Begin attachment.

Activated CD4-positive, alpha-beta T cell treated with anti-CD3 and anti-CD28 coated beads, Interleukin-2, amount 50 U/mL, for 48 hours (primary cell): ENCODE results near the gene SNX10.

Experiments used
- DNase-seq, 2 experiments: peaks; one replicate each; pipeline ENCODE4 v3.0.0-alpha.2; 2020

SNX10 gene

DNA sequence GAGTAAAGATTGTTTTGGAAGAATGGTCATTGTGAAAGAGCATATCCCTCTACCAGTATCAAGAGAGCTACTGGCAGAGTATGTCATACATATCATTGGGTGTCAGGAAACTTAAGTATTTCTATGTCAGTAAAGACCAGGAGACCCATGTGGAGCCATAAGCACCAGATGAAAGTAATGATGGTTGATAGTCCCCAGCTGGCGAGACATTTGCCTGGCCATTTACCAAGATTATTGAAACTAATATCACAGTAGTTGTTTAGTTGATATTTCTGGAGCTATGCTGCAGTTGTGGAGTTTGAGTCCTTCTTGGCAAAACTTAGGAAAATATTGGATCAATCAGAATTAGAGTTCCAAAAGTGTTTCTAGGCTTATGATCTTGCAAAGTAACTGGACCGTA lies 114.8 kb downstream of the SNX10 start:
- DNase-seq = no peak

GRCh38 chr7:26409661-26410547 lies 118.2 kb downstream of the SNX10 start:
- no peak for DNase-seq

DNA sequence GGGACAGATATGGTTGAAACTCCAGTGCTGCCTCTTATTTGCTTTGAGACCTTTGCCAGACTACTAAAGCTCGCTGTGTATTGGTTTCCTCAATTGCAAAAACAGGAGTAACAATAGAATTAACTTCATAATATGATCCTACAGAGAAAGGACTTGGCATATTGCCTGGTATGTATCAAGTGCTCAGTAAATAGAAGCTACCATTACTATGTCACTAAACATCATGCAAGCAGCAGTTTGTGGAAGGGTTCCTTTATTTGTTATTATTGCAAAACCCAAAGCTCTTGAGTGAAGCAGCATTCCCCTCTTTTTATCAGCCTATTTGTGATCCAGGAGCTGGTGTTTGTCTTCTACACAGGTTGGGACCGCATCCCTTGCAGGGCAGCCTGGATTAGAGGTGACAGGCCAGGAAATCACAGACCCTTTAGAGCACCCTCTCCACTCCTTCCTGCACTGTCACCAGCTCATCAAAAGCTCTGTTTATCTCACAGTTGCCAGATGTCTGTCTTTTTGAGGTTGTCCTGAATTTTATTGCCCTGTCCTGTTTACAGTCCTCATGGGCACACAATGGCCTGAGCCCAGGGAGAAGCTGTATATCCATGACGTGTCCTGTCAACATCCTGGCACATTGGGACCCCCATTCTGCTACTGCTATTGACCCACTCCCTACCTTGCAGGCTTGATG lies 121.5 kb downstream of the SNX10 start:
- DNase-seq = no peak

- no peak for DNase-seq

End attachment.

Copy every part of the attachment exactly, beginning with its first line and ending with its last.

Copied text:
Activated CD4-positive, alpha-beta T cell treated with anti-CD3 and anti-CD28 coated beads, Interleukin-2, amount 50 U/mL, for 48 hours (primary cell): ENCODE results near the gene SNX10.

Experiments used
- DNase-seq, 2 experiments: peaks; one replicate each; pipeline ENCODE4 v3.0.0-alpha.2; 2020

SNX10 gene

DNA sequence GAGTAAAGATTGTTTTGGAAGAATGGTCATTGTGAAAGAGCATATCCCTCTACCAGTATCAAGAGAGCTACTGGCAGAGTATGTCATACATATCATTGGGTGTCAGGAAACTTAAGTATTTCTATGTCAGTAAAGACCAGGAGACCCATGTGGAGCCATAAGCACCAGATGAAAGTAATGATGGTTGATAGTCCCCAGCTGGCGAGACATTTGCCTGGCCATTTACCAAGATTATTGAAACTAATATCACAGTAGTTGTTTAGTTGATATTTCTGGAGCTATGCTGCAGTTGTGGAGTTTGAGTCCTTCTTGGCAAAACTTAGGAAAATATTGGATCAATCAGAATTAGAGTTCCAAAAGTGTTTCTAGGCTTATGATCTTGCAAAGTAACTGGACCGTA lies 114.8 kb downstream of the SNX10 start:
- DNase-seq = no peak

GRCh38 chr7:26409661-26410547 lies 118.2 kb downstream of the SNX10 start:
- no peak for DNase-seq

DNA sequence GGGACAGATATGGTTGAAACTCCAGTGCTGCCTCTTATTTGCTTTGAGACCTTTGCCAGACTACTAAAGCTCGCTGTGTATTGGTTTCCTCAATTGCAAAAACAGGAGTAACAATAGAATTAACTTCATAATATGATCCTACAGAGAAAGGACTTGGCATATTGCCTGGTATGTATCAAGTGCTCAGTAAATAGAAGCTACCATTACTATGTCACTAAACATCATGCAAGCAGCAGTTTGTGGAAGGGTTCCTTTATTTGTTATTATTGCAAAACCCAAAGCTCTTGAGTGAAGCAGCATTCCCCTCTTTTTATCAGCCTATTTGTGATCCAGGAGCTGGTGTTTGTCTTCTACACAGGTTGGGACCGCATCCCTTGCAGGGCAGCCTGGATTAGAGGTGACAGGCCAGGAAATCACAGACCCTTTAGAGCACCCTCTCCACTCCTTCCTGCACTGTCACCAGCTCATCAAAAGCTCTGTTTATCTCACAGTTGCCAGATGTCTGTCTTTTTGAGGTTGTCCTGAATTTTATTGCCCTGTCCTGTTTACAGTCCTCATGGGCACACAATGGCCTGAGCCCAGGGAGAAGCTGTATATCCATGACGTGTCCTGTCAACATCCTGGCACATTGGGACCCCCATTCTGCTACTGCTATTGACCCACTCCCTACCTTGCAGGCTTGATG lies 121.5 kb downstream of the SNX10 start:
- DNase-seq = no peak

- no peak for DNase-seq